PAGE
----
One of the chums said that a contractor’s truck showed up as they were leaving and that Della did not seem pleased to see it.   Della and her brother had been warding off developers who wanted their property to turn it into a high-priced condo community.

Cora Reporter had heard that Della and one of the chums had been rivals all through school and wondered if that had played a part in Della’s death.

Carl, having been called when his sister had been found, came rushing in, dropped his raincoat and briefcase, and broke down when he saw his sister’s body.

Cora Reporter told the officer she knew who the killer was.

Crime scene:    Rich woman’s home.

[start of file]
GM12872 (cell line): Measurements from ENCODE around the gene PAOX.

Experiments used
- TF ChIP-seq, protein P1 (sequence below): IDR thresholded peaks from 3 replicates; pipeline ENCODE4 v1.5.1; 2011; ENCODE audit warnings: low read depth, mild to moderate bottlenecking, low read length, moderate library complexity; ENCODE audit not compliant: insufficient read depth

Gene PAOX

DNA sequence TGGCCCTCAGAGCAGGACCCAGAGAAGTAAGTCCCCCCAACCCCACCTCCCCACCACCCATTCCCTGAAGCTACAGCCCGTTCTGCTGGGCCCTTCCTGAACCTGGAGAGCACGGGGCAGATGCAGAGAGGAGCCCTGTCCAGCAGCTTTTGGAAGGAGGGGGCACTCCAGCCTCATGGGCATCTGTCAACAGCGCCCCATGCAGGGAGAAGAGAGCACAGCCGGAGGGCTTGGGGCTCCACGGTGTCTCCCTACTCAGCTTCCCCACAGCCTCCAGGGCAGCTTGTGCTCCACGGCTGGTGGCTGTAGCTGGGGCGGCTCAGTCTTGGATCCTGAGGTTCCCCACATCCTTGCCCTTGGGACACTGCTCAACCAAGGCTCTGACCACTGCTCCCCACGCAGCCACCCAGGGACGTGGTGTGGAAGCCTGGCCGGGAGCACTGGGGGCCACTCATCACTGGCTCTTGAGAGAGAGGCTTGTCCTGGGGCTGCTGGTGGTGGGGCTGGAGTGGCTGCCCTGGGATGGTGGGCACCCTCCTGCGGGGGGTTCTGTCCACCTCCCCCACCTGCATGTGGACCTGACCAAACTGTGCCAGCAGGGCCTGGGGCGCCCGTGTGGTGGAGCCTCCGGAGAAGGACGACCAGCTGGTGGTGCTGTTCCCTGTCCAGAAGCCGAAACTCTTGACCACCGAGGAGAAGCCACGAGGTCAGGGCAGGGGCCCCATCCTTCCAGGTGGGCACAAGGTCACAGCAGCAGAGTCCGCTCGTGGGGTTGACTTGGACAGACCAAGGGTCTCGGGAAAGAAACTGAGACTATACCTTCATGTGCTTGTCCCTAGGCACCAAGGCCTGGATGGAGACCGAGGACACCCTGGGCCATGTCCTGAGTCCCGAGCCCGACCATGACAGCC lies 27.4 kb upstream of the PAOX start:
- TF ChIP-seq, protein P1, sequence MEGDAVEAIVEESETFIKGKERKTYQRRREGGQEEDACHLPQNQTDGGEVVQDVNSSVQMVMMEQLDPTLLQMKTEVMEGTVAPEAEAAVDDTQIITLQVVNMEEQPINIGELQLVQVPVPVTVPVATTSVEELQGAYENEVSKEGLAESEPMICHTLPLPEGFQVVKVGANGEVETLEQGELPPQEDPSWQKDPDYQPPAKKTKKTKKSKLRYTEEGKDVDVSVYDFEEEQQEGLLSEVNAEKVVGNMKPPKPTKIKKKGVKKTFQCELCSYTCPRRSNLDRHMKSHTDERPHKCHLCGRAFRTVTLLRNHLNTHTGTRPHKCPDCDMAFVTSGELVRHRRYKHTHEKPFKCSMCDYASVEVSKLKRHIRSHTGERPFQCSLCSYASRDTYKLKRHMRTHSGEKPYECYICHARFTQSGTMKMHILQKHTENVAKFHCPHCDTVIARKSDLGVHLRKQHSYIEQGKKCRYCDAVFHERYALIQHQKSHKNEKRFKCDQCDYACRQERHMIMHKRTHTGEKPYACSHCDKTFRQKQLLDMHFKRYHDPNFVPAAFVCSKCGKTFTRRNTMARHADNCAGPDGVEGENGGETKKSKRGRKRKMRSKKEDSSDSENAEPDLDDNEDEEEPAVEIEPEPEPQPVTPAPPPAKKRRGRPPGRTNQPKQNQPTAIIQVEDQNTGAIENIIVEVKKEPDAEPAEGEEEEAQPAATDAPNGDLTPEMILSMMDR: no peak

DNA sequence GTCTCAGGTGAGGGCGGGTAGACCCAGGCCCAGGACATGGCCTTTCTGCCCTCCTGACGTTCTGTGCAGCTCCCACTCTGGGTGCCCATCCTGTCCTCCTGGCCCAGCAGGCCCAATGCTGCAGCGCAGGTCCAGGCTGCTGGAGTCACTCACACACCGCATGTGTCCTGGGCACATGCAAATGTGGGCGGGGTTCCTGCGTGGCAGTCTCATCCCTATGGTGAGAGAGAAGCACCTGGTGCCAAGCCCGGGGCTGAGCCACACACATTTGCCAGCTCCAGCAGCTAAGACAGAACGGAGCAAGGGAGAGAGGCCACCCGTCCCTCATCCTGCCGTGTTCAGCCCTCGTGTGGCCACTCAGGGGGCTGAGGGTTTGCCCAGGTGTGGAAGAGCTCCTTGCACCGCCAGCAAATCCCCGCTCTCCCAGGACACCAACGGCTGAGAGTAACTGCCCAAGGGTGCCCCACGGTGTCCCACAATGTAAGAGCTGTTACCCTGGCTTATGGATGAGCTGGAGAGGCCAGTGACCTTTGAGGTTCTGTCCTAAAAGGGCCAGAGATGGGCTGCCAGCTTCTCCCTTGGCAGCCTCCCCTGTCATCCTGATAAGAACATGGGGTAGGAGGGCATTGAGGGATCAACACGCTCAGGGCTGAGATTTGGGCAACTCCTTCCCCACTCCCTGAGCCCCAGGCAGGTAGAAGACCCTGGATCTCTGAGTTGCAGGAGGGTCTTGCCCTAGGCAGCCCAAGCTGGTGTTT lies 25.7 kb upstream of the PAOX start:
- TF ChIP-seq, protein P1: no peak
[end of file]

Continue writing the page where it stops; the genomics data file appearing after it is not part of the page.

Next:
Clues:    The photographs.

Suspects:  Two female friends, her brother, a strange contractor.   

Red herrings:    The high school rival.  And then Just a lot of stupidity to throw you off.

Solution:   The brother, Carl, killed his sister after an argument over selling the house.  The first photograph showed a raincoat hanging on the rack.  Carl was not wearing a raincoat in the second photo where he was in the car leaving, but Cora Reporter saw him throw one down  when he rushed in today.  He must have come back, argued with his sister, killed her, and grabbed his coat on the way out.

My two cents:    Okay, let’s start with the police.  Officer Francisco is suspicious of a lump on the back of a woman’s head, a woman who fell down a flight of stairs?  Really?  Did he think she would fall to her death and not get a mark on her somewhere?  Did you ever see the scene in Death Becomes Her where Meryl Streep falls down the stairs?  It’s pretty horrific. She’s all twisted up and broken when it’s over.  There’s even a bone sticking out of her neck.  Anyway, my point is that a lump on her head is not suspicious in this circumstance.